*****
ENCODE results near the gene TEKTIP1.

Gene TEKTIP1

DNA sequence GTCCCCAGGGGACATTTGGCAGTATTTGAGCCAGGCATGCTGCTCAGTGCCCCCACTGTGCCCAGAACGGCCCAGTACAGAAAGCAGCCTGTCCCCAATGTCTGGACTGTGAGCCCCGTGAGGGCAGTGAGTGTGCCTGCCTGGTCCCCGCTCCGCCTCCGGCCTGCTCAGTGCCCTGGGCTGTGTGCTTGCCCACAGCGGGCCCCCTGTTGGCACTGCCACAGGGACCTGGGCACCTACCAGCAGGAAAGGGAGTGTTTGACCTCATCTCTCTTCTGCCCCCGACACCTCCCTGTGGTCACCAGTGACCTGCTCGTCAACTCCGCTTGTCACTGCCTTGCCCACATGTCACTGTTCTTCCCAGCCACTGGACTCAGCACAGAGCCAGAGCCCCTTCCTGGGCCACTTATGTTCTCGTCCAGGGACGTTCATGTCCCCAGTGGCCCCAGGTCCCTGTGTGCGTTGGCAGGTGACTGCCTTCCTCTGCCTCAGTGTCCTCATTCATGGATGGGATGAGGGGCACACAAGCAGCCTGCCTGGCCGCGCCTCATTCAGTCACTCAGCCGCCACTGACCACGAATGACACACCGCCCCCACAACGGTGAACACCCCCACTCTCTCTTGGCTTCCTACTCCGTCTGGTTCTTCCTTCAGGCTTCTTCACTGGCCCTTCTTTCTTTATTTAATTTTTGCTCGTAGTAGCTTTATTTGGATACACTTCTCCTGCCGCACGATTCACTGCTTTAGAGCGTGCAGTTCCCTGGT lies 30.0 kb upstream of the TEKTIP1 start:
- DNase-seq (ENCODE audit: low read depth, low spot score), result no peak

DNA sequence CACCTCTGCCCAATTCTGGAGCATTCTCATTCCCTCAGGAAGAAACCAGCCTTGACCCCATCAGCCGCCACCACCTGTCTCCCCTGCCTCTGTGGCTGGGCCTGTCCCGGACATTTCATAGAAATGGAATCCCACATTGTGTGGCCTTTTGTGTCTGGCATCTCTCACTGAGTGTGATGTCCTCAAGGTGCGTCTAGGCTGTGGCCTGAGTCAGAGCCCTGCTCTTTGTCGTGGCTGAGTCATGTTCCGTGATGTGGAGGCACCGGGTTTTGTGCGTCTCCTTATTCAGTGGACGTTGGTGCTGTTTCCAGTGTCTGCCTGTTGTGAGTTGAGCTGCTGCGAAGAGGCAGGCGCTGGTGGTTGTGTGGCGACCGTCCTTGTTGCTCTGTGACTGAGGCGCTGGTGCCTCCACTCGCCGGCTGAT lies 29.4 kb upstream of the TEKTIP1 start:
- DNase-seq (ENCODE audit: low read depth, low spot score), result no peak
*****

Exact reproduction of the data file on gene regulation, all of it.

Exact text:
ENCODE results near the gene TEKTIP1.

Gene TEKTIP1

DNA sequence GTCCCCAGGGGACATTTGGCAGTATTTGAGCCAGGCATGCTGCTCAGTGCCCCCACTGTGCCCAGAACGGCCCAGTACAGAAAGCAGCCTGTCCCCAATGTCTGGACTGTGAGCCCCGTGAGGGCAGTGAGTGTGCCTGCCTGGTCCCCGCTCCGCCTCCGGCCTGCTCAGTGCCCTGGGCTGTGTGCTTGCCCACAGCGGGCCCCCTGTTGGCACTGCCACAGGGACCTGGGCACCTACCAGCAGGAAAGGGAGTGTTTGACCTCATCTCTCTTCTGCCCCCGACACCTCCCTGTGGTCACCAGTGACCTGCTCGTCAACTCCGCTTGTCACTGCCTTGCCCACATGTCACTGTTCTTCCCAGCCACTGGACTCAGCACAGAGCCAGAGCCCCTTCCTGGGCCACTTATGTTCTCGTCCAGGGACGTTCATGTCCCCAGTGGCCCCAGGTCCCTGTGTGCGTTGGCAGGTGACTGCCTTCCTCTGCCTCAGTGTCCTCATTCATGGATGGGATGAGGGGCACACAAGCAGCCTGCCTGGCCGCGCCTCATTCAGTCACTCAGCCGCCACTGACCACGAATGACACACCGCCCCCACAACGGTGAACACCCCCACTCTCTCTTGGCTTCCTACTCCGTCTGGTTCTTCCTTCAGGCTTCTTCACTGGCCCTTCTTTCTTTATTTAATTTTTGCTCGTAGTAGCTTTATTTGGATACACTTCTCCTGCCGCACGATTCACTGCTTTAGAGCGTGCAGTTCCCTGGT lies 30.0 kb upstream of the TEKTIP1 start:
- DNase-seq (ENCODE audit: low read depth, low spot score), result no peak

DNA sequence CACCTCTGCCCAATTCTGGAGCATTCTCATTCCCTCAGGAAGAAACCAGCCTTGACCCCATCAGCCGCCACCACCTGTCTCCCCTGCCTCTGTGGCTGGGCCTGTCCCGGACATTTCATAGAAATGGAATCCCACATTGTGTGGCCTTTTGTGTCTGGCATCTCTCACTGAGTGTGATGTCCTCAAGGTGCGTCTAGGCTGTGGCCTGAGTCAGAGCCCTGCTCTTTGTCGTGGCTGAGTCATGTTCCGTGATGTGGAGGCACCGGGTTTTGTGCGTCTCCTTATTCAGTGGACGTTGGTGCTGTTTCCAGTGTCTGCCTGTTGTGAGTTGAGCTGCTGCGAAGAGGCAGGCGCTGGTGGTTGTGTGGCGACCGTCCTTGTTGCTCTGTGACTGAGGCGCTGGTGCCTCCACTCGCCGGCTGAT lies 29.4 kb upstream of the TEKTIP1 start:
- DNase-seq (ENCODE audit: low read depth, low spot score), result no peak